5. You can now begin to layer things in your slow cooker. Starting with a layer of potatoes, use about half, then a layer of half your onions, half your garlic, half your bacon, half your sausages, half your parsley, half the bay leaves, and the black pepper. Repeat with a second layer of the remaining ingredients, pouring in the gravy between layers.
6. Once you have finished layering, pour your broth over the whole thing and cover your slow cooker. Cook on high for a minimum of 4 hours, if you would like to cook longer, switch the heat setting to low and check every additional hour.
Connecting with your food and your farmer is an integral part of any farmers’ market. We strive to take it one step further and give you a little more insight into the products you’re buying and who you are buying them from. Every once in awhile we get really lucky and can steal a few hours (or more if we’re truly blessed) from one of our farmers; I visit their farm, pick their brains, and learn all about their story. This week, perfectly timed with Easter approaching, I visited Spragg’s Meat Shop and Farm in Rosemary, Alberta. Greg and Bonnie Spragg are at the market weekly doing deliveries and saying hello, but we wanted to know more. Don’t you?
After being employed at a hog barn for a few years, Greg decided he wanted to take a crack at raising his own pigs. So, Bonnie purchased 3 little pigs for his birthday in May 2002. It may not seem like the most romantic birthday gift, but his herd flourished and by the end of the summer, Greg had raised 75 weaner pigs to market weight. He loves his pigs and it shows; he’s been nicknamed the “pig whisperer” and rightfully so.
They’ve now been farming at their present location for 12 years; growing to have approximately 1000 pigs roaming free at any given time. In addition to the free-roaming hogs, the Spragg farm has 200 acres of irrigated land on which crops of barley, wheat, and faba beans are grown to later grind into the necessary pig feed.
In order to increase production to meet the growing demand, they partnered with another local hog producer who specializes in breeding and weaning.
The baby piglets are born year round inside (where it’s nice and warm!), and are moved to their free-range environment at the Spragg farm when they reach 50lbs.
Greg and Bonnie’s pigs run and frolic in open interconnected pens, free to eat an antibiotic-free, plant protein diet when they please.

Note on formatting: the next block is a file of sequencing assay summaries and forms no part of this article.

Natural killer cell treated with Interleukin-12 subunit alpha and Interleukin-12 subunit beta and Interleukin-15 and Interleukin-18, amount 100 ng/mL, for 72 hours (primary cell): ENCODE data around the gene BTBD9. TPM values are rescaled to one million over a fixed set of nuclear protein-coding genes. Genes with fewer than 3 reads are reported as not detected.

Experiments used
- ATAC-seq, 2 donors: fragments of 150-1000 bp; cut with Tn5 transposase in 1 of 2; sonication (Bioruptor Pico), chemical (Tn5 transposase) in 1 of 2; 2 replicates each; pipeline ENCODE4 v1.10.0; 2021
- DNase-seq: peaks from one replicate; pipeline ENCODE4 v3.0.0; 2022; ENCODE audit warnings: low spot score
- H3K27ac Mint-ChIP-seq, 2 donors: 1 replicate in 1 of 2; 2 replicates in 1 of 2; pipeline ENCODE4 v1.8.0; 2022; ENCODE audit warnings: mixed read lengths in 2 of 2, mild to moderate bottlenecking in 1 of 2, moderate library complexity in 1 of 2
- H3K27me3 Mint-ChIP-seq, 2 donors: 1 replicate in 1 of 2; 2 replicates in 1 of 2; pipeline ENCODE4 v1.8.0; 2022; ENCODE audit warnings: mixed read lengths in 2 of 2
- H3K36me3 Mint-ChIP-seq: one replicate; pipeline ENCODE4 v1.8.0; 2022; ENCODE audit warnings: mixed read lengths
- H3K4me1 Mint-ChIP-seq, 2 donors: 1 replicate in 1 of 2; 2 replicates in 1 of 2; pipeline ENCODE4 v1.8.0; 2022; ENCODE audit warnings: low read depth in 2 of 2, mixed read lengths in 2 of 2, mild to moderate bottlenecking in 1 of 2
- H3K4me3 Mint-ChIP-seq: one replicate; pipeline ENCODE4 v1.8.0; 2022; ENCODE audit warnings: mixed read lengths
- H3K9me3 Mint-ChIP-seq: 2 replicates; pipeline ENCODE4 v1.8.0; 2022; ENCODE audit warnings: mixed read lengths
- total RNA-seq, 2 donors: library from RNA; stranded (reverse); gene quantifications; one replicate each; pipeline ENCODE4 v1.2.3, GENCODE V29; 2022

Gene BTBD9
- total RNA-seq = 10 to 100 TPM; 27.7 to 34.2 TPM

They live happily, hormone-free, in the fresh air… and they really are happy hogs. Their pastures are seeded with annual grasses to increase grazing time for the pigs. And in the colder months, they are provided with straw and alfalfa hay to keep the forage component in their diets.
I couldn’t resist jumping into the pig pen to take advantage of a more personal introduction. They’re curious little piggies, gently nudging with a boot-chew here and there, as interested in me as I was in them.
The above are the ‘little’ piggies, weighing in from approximately 50-70lbs at 3 months old.
They will bulk up to about 240 lbs by 7-8 months of age, like the hog above, before being sent to market.
If you ask Greg and Bonnie what sets their pork apart from the rest of the pack, they will tell you, first and foremost that they have happy hogs. But in more technical terms:
they do not spray the pastures that the pigs are on for weeds or insects
pigs do not receive antibiotics, hormones, or artificial growth promoters to ensure pigs grow faster or leaner than they would naturally
their pigs get a plant based diet, with no animal by-products in that feed
the barley and faba beans that are fed to the pigs have been grown conventionally (crops are sprayed once to kill the weeds in the field, and the barley crops are grown with inorganic fertilizer when necessary to provide the appropriate levels of fertility in the soil).
Spragg’s Meat Shop opened in Rosemary, Alberta in November 2005; due to increasing demand for their product, they built a new (and very impressive) processing plant, on the right, which opened a month ago.
You should see the smokehouse they have now!
The expansion to include processing allowed Greg and Bonnie to raise the hogs, process them, and then market the pork products direct to the consumer. The meat shop prepares their free range pork for both the farmer’s market retail locations in Calgary, Brooks and Millarville, as well as restaurant and wholesale customers. In peak season, they process approximately 50-70 hogs each week; with hogs being butchered twice weekly, the pork you buy Thursday-Sunday at the Calgary Farmers’ Market is as fresh as it gets.
And since they were cutting hams, they gave one to me! When someone gives you such a beautiful ham, you don’t refuse. So, here’s and Easy Easter Ham recipe for you.
A few things hop to mind when you think of Easter: chocolate bunnies, egg decorating, and ham. Sure, there are other things that make up Easter, but in terms of food, these three things are pretty prominent. We wondered how best to offer useful (and delicious) information and landed on: How to Roast a Ham. It’s dead simple and is a sure-fire way to make every tummy at the table happy.
Plus, we just visited Greg and Bonnie Spragg’s pig farm. When they offer you a ham, you don’t refuse. In fact, you thank them gleefully because it’s the most beautiful ham you ever did see.